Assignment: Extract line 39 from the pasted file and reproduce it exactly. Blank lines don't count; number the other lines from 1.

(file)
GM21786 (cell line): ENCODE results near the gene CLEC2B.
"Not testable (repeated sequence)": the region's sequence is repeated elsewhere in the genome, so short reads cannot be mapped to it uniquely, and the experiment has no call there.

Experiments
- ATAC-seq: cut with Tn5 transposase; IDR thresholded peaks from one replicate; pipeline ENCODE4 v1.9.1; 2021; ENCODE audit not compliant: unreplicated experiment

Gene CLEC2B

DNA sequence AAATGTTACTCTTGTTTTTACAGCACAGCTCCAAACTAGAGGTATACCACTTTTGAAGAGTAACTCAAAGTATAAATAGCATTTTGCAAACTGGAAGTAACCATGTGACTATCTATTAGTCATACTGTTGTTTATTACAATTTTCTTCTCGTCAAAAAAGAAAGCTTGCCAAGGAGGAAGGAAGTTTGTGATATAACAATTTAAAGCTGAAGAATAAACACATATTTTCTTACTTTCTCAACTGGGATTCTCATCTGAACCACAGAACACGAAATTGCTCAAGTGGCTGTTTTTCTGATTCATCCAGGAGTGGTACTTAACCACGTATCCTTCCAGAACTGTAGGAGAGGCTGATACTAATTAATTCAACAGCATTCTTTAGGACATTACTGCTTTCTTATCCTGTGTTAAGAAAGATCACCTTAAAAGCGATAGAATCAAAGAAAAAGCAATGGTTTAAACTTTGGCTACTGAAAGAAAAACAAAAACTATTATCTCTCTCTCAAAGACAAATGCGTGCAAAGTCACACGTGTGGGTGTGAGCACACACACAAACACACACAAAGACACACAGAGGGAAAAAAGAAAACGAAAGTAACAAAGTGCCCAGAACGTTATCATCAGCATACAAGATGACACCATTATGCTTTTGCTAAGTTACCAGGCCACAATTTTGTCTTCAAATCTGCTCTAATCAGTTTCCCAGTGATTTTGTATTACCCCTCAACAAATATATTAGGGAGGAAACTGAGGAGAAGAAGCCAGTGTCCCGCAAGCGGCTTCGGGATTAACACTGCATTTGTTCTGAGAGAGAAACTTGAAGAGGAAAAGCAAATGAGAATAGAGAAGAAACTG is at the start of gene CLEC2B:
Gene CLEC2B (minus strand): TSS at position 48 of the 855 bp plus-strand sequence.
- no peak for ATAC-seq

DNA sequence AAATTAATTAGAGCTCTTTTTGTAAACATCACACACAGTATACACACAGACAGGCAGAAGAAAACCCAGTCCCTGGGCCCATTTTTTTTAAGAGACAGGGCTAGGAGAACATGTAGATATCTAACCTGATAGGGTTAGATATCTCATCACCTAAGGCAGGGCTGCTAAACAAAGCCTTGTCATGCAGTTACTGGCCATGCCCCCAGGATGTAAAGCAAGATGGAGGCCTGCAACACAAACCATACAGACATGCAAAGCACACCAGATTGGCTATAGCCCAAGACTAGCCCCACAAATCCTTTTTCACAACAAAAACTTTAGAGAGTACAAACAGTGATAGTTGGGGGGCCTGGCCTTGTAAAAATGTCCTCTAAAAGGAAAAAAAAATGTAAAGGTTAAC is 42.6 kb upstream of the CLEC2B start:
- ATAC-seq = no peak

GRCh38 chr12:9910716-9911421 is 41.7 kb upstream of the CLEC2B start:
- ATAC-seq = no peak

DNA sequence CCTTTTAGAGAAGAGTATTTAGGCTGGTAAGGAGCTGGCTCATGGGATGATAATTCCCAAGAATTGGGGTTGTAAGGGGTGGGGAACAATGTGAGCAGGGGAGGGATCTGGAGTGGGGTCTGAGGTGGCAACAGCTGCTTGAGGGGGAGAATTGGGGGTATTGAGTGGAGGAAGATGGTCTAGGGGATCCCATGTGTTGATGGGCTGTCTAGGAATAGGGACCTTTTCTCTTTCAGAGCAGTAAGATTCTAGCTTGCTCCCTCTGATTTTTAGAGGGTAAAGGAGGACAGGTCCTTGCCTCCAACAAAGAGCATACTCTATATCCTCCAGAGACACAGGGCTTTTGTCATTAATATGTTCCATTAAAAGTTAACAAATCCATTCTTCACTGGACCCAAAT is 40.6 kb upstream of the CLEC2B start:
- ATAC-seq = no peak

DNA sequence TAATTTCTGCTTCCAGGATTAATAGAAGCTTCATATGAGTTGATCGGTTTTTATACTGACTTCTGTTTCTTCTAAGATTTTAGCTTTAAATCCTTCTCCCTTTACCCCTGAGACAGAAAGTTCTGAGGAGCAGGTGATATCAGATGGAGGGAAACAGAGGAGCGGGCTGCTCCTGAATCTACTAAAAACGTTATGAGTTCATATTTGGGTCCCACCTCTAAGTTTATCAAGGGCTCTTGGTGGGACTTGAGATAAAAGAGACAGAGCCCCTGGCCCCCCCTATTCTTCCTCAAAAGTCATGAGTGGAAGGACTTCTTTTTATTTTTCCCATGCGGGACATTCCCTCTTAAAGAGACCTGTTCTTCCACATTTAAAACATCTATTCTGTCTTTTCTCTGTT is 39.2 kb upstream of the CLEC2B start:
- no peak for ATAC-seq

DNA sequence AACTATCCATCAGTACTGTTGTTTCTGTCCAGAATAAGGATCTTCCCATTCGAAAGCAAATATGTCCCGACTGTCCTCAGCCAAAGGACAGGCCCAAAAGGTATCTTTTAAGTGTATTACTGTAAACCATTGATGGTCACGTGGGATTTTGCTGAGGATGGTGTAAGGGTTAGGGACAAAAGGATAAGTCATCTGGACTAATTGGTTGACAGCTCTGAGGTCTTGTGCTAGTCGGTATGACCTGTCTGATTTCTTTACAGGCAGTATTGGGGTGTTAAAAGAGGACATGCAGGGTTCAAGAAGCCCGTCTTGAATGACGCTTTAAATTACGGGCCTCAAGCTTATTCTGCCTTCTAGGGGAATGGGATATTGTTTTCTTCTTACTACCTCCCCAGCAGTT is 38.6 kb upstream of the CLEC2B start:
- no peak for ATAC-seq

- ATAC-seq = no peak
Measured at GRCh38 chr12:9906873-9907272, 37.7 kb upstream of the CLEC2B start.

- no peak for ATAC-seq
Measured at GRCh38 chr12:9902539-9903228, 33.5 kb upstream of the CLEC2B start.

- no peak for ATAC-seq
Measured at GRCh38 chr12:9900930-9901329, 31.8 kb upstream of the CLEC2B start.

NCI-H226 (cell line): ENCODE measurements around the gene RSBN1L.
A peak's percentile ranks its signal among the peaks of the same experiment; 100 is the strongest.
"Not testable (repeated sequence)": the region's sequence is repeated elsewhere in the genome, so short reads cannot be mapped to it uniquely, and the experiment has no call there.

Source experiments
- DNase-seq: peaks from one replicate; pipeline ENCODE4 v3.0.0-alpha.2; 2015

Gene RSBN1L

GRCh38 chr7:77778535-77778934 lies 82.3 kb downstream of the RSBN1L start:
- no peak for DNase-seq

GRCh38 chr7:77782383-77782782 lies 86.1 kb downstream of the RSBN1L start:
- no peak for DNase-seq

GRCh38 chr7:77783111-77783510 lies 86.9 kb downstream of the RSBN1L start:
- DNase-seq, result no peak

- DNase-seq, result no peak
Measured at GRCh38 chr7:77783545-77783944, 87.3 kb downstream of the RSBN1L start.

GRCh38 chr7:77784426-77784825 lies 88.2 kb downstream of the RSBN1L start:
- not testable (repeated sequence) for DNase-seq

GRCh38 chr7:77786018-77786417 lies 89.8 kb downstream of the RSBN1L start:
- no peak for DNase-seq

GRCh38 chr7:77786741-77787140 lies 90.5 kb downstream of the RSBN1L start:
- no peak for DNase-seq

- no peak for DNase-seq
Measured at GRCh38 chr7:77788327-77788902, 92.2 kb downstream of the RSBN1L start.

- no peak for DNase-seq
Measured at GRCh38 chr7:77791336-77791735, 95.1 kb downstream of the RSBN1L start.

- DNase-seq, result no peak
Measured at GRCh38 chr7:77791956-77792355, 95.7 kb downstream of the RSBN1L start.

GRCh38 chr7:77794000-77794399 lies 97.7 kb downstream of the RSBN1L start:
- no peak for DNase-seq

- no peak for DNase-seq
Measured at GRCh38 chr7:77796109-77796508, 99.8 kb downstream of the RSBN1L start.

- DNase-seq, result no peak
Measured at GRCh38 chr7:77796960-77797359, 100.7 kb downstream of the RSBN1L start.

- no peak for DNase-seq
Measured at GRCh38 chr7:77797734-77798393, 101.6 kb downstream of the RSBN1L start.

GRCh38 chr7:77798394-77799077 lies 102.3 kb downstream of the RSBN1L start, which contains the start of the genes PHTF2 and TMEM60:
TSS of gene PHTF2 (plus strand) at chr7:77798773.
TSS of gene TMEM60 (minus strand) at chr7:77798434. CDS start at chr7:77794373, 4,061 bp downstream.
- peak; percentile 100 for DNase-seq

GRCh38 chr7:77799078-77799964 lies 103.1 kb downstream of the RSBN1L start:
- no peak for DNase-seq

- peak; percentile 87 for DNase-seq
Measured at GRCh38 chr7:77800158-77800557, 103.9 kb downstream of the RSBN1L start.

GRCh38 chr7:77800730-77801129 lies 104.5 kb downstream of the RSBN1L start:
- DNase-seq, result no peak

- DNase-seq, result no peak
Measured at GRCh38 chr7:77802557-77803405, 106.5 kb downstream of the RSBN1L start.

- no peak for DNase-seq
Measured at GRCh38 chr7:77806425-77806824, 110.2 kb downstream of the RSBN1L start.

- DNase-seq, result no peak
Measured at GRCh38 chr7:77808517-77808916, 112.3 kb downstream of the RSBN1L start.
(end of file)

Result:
GRCh38 chr7:77784426-77784825 lies 88.2 kb downstream of the RSBN1L start: